Human based computation as a form of currency to alleviate the world Poverty?

This post is a summary (+ some comments & further references) of a short paper “Secure Distributed Human Computation” in financial cryptography (2005) (the article is a position paper, so no mathematical at all compared to the previous one in machine learning [6]). Here the authors describe a new paradigm that some of you already know called “human based computation” (HBC) [2] and show that its can be used as a new form of currency for the bottom of the (economic) pyramid [4], the 4 billion poorest people (note: despite the fact that they lives with less than $2 per day, they constitute a $5 trillion global consumer market according to [5]).
You might wonder why this kind of paper has been accepted to a financial cryptography conference. Once you have made the jump to think HBC as a form of currency you will understand the relation with the financial field and the security problems lying on this new paradigm (how not to be able to game this kind of system), but that’s not what I wanted to talk about

Human Based Computation

Human based computation or distributed Human Computation is a paradigm where humans assist and help to solve problems that are easy for them but still difficult for computers. Many problems fall into this category e.g. AI problems which occur in fields such as image/speech recognition, and natural language processing. Some famous examples in image/text/speech analysis problems:

  • CAPTCHA Solutions: email providers incorporated special puzzles during the account creation phase, easily solved by humans but challenging for computers, to prevent spammers to use bots; (note: this filter can be perceived as a Turing Test [2] to differentiate Humans from Computers, so it still doesn’t protect providers from spammers who use people from poor countries as a HBC resource)
  • The ESP Game:A game where two players have to tag a set of images displayed on the screen. This kind of game was used by Google to index their database of images instead of using image recognition technics.
  • Collaborative filtering/Spam prevention: humans can more easily identify junk mail than computers, some spam prevention mechanisms leverage human votes.
  • Medical Transcription Services: Today many doctors dictate their medical notes verbally via a interface that records and transmits a compressed audio file using the Internet. At this point, a human listens to the audio file, transcribes the note, and sends it back electronically.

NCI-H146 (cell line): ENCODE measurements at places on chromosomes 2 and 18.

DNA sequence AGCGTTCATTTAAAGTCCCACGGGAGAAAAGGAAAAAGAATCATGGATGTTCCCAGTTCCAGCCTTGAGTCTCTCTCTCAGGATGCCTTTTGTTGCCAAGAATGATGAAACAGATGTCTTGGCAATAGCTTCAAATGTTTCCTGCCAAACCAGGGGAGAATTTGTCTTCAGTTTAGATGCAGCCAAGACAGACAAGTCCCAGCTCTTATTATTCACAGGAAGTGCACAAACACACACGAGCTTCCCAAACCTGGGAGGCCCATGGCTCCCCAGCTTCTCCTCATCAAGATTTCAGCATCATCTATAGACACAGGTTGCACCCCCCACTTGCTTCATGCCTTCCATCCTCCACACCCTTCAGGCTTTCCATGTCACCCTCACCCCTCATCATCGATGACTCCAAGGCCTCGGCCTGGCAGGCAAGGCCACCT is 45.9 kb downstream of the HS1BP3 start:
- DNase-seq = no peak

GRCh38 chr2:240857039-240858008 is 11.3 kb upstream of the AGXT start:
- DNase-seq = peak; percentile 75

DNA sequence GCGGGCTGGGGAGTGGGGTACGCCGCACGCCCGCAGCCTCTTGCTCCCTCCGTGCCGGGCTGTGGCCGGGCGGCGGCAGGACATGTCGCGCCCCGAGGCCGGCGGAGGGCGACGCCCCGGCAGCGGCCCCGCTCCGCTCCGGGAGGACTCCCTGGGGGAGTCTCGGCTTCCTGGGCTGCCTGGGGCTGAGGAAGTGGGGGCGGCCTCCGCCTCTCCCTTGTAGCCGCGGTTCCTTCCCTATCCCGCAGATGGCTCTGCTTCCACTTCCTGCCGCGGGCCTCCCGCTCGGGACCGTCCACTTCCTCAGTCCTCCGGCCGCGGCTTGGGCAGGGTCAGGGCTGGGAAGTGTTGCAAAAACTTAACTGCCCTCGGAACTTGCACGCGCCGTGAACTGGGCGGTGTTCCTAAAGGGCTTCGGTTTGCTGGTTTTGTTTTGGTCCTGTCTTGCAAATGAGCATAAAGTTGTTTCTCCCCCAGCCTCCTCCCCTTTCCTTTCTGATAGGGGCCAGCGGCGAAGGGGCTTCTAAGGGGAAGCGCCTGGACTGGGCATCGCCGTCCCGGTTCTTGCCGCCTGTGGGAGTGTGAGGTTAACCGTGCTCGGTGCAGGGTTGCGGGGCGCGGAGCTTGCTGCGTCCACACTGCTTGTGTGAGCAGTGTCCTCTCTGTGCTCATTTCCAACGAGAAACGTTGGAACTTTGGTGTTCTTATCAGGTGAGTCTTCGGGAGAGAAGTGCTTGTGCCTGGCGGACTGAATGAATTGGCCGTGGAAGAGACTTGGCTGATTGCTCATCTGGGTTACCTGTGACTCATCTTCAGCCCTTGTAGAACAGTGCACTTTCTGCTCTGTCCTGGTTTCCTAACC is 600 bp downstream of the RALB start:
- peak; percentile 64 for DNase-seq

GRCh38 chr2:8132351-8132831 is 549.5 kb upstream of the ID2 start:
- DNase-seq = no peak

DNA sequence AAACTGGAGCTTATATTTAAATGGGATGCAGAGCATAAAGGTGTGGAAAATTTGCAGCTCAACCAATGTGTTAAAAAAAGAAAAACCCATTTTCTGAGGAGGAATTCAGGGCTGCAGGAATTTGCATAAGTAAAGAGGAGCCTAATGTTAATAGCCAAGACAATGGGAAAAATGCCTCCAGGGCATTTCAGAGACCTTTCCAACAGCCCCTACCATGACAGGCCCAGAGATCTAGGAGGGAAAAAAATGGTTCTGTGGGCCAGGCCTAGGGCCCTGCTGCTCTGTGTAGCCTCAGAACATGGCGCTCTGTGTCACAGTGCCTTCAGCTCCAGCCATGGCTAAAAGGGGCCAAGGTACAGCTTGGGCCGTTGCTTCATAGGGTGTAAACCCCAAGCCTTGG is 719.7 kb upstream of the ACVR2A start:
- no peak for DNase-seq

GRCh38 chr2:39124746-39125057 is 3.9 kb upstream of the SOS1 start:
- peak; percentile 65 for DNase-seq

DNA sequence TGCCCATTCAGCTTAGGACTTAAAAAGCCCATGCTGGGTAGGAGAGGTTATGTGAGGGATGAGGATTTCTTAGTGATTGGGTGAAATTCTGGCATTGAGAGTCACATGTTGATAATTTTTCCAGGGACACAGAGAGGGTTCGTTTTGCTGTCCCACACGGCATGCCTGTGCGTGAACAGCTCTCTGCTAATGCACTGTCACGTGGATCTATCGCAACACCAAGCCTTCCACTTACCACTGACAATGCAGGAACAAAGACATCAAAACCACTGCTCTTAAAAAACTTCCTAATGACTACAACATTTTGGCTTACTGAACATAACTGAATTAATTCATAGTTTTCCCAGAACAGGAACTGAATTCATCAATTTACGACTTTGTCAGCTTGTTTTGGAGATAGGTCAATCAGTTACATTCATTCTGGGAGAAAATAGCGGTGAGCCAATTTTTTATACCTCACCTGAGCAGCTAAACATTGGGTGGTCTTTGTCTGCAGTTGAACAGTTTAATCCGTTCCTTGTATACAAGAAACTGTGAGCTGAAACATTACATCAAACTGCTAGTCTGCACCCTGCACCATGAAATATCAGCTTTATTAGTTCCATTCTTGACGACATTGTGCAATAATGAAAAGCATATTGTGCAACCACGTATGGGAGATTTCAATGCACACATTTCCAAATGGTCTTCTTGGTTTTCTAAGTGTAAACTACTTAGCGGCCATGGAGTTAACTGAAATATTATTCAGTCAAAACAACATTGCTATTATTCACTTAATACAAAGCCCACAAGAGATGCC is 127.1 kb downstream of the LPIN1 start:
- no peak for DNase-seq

• Distributed proofreaders: ( is a project that aims to eliminate optical character recognition (OCR) errors in electronic books. A portion of the image and its corresponding generated text is given to several humans to correct remaining errors.

HBC as a form of currency in the digital age

Solving a problem that can’t be solved by computers has value. The traditional way is just to pay people. As user-generated content proliferates on the web, web-sites are devoting increasing resources [2] to moderation and abuse detection. For instance,, a Web service that lets people store images and video online, has had to hire an increasing number of employees to check images. The firm spent about $1 million in 2007 for content monitoring (an employee can look at nearly 150,000 images per day or about 300 a minute) [7].

But HBC may also enable the Business-to-Four-Billion (B24b) model [4] which aims to provide digital services (wireless communication, internet, etc.) to the world’s four-billion poorest people. Web sites typically rely on three revenue sources: advertisements, subscription fees, and e-commerce. Instead of cash transactions, one may provide digital services in exchange for solving DHC problems. The notion of distributed human computation yields another revenue source:companies that want solve specified hard problems can outsource them.
For instance in addition of charging a fee, the New York Times could give to the user a human computation problem (e.g., transcribing an audio feed into text). In exchange the archived articles can be provided.
Another example in Internet Telephony. The mean opinion score (MOS) is a subjective numerical measure of the quality of human speech at the receiver. Here, the “hard problem” is that it is not clear how to use a computer to measure sound quality; i.e., there is no known algorithm to measure the sound quality of call. A solution is to provide for instance one free minute of long-distance cell phone service in exchange of measuring the sound quality of a set of calls.

But this vision has clear limitations:

  • There are ethical issues: ensure that the market for human computation is not exploitative.
  • Is there enough demand of AI problem for the BOP?
  • The current business model is the advertising which aims at providing already a free access to web services.

Nevertheless I thought it was interesting to see HBC as a form or currency even if there are clear limitations and remains to be seen whether such an endeavor is economically feasible


[1] Gentry, C et al (2005) “Secure Distributed Human Computation” ; In 9th International Conference on Financial Cryptography FC’2005 online
[2] Human Based computation Wikipedia
[3] Turing Test, wikipedia
[4] C. K. Prahalad (2004) The Fortune at the Bottom of the Pyramid. Book
The Next 4 Billion: Market Size and Business Strategy at the Base of the Pyramid
[6] Summary of the paper “Extreme Machine Learning”
[7] J. Angwin. (2006) “A Problem for Hot Web Outfits: Keeping Pages Free From Porn” , Wall Street Journal